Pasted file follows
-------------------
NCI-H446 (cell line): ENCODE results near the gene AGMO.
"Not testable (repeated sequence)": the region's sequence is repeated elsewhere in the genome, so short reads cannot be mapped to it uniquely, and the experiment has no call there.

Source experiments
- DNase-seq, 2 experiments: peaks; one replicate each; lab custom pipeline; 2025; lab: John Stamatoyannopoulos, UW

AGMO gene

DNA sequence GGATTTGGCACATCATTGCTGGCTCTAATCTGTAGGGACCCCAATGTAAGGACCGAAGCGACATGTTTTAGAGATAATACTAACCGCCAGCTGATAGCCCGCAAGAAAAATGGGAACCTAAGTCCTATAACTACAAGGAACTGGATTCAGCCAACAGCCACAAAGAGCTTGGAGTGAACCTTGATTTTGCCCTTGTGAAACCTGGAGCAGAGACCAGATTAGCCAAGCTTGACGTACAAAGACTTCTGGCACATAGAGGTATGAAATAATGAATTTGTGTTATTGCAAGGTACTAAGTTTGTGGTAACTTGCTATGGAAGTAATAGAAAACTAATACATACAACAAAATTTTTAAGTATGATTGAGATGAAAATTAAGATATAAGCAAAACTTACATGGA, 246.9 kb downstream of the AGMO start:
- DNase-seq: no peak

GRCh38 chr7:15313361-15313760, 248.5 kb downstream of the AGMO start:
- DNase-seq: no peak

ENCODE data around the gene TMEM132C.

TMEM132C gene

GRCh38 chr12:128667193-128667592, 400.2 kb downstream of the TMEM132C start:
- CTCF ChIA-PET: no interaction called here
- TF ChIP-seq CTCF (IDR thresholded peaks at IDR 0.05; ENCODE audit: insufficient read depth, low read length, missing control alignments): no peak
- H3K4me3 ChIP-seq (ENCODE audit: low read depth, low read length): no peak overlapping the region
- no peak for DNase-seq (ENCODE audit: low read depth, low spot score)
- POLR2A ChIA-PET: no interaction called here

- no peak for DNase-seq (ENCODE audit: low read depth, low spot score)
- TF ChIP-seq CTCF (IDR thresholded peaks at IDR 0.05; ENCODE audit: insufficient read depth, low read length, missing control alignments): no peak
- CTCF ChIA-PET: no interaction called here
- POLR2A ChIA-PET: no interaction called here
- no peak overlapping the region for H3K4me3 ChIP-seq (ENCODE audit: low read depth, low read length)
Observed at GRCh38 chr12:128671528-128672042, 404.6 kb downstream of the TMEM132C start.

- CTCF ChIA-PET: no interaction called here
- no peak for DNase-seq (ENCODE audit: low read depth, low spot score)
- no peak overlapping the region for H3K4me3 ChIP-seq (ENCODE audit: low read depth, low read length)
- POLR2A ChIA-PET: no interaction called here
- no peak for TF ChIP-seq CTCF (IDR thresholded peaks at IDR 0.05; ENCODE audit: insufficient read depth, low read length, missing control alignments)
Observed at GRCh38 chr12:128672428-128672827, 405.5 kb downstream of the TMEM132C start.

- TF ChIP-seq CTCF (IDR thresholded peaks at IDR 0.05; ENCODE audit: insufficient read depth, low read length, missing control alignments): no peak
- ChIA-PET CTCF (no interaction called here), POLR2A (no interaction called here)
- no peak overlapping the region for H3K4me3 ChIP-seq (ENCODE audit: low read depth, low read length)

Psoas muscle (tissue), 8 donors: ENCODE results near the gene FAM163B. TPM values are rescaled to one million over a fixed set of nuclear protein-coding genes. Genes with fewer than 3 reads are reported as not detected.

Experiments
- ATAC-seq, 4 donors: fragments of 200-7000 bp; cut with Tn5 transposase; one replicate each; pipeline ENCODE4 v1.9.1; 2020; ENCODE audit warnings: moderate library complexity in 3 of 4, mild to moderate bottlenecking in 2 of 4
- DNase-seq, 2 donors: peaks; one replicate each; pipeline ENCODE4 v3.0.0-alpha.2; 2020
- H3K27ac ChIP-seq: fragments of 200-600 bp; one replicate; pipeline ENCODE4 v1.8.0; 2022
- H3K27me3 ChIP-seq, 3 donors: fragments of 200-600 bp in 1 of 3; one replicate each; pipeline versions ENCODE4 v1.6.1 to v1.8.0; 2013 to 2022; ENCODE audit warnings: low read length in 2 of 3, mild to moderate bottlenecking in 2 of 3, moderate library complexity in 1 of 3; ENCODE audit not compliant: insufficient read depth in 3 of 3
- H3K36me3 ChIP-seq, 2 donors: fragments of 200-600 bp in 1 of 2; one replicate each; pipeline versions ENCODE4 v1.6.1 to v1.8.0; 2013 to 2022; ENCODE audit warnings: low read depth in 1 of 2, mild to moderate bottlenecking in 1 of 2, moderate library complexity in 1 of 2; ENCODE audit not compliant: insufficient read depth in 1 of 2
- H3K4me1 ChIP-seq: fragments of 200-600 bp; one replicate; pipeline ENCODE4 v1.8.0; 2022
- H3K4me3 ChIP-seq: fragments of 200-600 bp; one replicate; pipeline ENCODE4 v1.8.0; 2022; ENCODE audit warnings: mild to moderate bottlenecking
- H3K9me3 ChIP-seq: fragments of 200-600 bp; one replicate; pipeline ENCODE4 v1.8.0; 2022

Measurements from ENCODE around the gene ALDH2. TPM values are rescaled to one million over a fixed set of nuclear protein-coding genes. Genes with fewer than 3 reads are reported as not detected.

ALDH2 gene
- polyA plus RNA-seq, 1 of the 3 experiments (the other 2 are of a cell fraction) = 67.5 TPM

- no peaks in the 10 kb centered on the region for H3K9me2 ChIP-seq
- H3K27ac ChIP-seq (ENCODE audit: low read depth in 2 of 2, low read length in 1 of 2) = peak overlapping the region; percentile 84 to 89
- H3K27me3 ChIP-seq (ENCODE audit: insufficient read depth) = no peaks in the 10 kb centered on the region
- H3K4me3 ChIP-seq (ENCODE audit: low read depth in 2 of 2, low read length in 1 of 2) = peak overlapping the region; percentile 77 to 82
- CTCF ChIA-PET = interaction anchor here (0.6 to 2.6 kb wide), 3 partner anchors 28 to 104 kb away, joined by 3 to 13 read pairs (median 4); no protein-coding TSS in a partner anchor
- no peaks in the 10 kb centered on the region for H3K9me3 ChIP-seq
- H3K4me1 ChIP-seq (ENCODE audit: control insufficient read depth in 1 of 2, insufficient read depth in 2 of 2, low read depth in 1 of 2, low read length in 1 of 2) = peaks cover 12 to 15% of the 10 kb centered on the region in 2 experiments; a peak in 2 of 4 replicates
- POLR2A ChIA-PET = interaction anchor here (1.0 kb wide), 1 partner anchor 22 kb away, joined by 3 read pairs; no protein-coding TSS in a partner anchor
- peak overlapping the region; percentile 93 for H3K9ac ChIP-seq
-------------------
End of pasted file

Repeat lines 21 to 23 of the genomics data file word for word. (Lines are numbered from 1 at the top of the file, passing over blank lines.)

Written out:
- POLR2A ChIA-PET: no interaction called here
- no peak overlapping the region for H3K4me3 ChIP-seq (ENCODE audit: low read depth, low read length)
Observed at GRCh38 chr12:128671528-128672042, 404.6 kb downstream of the TMEM132C start.